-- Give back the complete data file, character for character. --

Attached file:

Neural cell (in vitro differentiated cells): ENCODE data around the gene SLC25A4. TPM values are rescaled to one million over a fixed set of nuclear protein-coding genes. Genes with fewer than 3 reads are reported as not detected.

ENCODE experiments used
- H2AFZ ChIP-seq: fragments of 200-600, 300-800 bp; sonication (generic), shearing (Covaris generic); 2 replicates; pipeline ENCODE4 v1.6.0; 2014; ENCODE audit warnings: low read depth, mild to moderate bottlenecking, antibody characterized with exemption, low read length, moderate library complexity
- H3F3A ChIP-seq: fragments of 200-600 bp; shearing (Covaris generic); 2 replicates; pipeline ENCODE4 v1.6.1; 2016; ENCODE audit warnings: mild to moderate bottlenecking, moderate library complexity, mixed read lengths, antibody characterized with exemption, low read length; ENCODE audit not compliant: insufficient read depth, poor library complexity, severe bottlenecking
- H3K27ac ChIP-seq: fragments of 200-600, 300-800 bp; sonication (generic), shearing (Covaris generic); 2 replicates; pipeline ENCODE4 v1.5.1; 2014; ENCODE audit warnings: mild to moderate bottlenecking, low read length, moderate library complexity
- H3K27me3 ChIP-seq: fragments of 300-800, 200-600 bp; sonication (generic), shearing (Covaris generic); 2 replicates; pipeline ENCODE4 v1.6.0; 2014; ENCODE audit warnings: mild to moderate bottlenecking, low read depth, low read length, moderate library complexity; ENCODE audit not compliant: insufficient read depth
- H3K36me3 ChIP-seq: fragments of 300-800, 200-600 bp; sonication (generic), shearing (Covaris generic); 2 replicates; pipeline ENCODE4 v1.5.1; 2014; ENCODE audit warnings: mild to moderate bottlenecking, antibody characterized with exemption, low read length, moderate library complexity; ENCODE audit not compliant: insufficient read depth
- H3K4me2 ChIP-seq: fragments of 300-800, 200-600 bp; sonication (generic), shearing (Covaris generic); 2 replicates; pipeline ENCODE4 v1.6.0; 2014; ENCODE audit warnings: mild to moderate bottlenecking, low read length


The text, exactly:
Neural cell (in vitro differentiated cells): ENCODE data around the gene SLC25A4. TPM values are rescaled to one million over a fixed set of nuclear protein-coding genes. Genes with fewer than 3 reads are reported as not detected.

ENCODE experiments used
- H2AFZ ChIP-seq: fragments of 200-600, 300-800 bp; sonication (generic), shearing (Covaris generic); 2 replicates; pipeline ENCODE4 v1.6.0; 2014; ENCODE audit warnings: low read depth, mild to moderate bottlenecking, antibody characterized with exemption, low read length, moderate library complexity
- H3F3A ChIP-seq: fragments of 200-600 bp; shearing (Covaris generic); 2 replicates; pipeline ENCODE4 v1.6.1; 2016; ENCODE audit warnings: mild to moderate bottlenecking, moderate library complexity, mixed read lengths, antibody characterized with exemption, low read length; ENCODE audit not compliant: insufficient read depth, poor library complexity, severe bottlenecking
- H3K27ac ChIP-seq: fragments of 200-600, 300-800 bp; sonication (generic), shearing (Covaris generic); 2 replicates; pipeline ENCODE4 v1.5.1; 2014; ENCODE audit warnings: mild to moderate bottlenecking, low read length, moderate library complexity
- H3K27me3 ChIP-seq: fragments of 300-800, 200-600 bp; sonication (generic), shearing (Covaris generic); 2 replicates; pipeline ENCODE4 v1.6.0; 2014; ENCODE audit warnings: mild to moderate bottlenecking, low read depth, low read length, moderate library complexity; ENCODE audit not compliant: insufficient read depth
- H3K36me3 ChIP-seq: fragments of 300-800, 200-600 bp; sonication (generic), shearing (Covaris generic); 2 replicates; pipeline ENCODE4 v1.5.1; 2014; ENCODE audit warnings: mild to moderate bottlenecking, antibody characterized with exemption, low read length, moderate library complexity; ENCODE audit not compliant: insufficient read depth
- H3K4me2 ChIP-seq: fragments of 300-800, 200-600 bp; sonication (generic), shearing (Covaris generic); 2 replicates; pipeline ENCODE4 v1.6.0; 2014; ENCODE audit warnings: mild to moderate bottlenecking, low read length